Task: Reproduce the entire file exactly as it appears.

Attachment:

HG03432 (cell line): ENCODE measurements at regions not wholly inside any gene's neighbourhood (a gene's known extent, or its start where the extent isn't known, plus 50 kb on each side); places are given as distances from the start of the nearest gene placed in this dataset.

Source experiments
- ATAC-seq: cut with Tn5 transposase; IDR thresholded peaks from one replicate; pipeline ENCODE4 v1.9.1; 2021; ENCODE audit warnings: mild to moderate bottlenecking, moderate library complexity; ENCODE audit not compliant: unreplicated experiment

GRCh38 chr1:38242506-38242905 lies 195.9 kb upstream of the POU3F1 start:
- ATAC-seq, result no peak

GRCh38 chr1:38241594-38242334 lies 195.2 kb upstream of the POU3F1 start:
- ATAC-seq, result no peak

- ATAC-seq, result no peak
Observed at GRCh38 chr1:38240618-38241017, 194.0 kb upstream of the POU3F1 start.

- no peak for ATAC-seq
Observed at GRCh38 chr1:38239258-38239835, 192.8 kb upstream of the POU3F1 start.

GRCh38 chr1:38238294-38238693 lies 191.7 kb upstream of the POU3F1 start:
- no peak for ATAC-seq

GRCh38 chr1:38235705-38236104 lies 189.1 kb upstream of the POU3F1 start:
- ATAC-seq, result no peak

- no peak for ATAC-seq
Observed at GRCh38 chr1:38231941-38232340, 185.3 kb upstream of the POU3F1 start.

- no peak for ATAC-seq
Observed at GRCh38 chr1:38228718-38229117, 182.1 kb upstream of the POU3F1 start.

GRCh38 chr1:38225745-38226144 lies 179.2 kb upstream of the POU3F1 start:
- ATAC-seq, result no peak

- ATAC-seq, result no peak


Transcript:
HG03432 (cell line): ENCODE measurements at regions not wholly inside any gene's neighbourhood (a gene's known extent, or its start where the extent isn't known, plus 50 kb on each side); places are given as distances from the start of the nearest gene placed in this dataset.

Source experiments
- ATAC-seq: cut with Tn5 transposase; IDR thresholded peaks from one replicate; pipeline ENCODE4 v1.9.1; 2021; ENCODE audit warnings: mild to moderate bottlenecking, moderate library complexity; ENCODE audit not compliant: unreplicated experiment

GRCh38 chr1:38242506-38242905 lies 195.9 kb upstream of the POU3F1 start:
- ATAC-seq, result no peak

GRCh38 chr1:38241594-38242334 lies 195.2 kb upstream of the POU3F1 start:
- ATAC-seq, result no peak

- ATAC-seq, result no peak
Observed at GRCh38 chr1:38240618-38241017, 194.0 kb upstream of the POU3F1 start.

- no peak for ATAC-seq
Observed at GRCh38 chr1:38239258-38239835, 192.8 kb upstream of the POU3F1 start.

GRCh38 chr1:38238294-38238693 lies 191.7 kb upstream of the POU3F1 start:
- no peak for ATAC-seq

GRCh38 chr1:38235705-38236104 lies 189.1 kb upstream of the POU3F1 start:
- ATAC-seq, result no peak

- no peak for ATAC-seq
Observed at GRCh38 chr1:38231941-38232340, 185.3 kb upstream of the POU3F1 start.

- no peak for ATAC-seq
Observed at GRCh38 chr1:38228718-38229117, 182.1 kb upstream of the POU3F1 start.

GRCh38 chr1:38225745-38226144 lies 179.2 kb upstream of the POU3F1 start:
- ATAC-seq, result no peak

- ATAC-seq, result no peak